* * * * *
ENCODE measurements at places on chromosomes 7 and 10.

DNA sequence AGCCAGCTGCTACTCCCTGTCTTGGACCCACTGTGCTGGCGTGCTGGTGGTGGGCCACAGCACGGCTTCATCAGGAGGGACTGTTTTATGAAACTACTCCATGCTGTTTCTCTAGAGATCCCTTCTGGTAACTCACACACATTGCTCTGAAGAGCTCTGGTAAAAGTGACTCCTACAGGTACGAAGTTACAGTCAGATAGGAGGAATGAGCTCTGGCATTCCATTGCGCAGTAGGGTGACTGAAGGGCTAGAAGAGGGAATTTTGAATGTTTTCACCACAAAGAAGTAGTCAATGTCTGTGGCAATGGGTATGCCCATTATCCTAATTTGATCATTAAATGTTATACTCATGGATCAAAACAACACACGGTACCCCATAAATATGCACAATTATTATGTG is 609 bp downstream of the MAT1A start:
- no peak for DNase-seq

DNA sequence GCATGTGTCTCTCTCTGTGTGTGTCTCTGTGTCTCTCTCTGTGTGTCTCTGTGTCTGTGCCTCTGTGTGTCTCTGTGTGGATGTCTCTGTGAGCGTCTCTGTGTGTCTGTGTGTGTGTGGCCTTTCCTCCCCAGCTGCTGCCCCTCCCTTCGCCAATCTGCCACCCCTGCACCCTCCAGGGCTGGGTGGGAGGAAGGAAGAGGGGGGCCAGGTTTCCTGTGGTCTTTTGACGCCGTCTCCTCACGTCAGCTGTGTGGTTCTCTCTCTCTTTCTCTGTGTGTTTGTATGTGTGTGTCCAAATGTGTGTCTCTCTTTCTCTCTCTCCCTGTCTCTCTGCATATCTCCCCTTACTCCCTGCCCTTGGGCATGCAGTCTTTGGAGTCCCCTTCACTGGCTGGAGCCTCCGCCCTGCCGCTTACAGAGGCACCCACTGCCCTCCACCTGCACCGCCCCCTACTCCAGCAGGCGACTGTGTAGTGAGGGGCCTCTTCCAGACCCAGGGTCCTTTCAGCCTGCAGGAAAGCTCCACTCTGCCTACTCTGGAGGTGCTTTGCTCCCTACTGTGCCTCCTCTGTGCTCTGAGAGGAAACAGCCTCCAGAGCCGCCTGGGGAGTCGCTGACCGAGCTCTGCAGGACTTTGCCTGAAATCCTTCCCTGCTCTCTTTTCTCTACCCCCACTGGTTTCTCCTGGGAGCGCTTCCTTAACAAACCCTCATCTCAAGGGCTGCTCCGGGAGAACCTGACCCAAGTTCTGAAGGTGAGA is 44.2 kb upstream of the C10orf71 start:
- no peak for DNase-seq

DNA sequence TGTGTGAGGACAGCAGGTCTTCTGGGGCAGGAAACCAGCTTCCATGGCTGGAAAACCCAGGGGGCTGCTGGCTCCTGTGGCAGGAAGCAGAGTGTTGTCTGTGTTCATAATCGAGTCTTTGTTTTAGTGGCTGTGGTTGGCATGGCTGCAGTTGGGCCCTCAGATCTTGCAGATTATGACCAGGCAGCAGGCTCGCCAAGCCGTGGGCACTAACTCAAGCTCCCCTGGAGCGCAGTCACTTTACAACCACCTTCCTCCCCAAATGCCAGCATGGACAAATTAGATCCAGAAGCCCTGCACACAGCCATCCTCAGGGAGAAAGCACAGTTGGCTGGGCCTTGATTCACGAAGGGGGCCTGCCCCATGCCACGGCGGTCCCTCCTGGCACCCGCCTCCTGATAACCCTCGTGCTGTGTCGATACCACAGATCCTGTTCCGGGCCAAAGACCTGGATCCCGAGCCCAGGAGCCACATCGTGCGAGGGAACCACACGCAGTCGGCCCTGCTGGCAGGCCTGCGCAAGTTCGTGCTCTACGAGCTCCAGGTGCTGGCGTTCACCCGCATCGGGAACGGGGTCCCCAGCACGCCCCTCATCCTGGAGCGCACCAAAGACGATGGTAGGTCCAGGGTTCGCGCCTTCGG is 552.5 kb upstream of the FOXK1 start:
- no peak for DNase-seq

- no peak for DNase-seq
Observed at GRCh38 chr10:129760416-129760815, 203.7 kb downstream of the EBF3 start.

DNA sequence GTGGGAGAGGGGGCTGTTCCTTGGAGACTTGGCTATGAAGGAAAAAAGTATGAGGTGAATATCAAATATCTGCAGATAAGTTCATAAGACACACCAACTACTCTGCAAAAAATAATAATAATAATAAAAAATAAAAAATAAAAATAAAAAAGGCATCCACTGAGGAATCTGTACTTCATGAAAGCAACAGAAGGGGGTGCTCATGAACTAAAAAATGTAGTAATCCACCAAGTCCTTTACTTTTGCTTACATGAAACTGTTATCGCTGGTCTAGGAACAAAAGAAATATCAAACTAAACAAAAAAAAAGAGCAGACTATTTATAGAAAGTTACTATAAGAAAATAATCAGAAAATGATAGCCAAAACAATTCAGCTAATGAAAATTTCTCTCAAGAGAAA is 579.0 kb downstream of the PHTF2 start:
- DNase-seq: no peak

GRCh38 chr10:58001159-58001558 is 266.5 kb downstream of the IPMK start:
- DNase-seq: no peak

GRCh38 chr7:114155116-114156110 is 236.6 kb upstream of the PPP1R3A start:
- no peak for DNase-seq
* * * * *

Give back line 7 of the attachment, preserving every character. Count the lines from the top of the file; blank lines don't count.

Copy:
- no peak for DNase-seq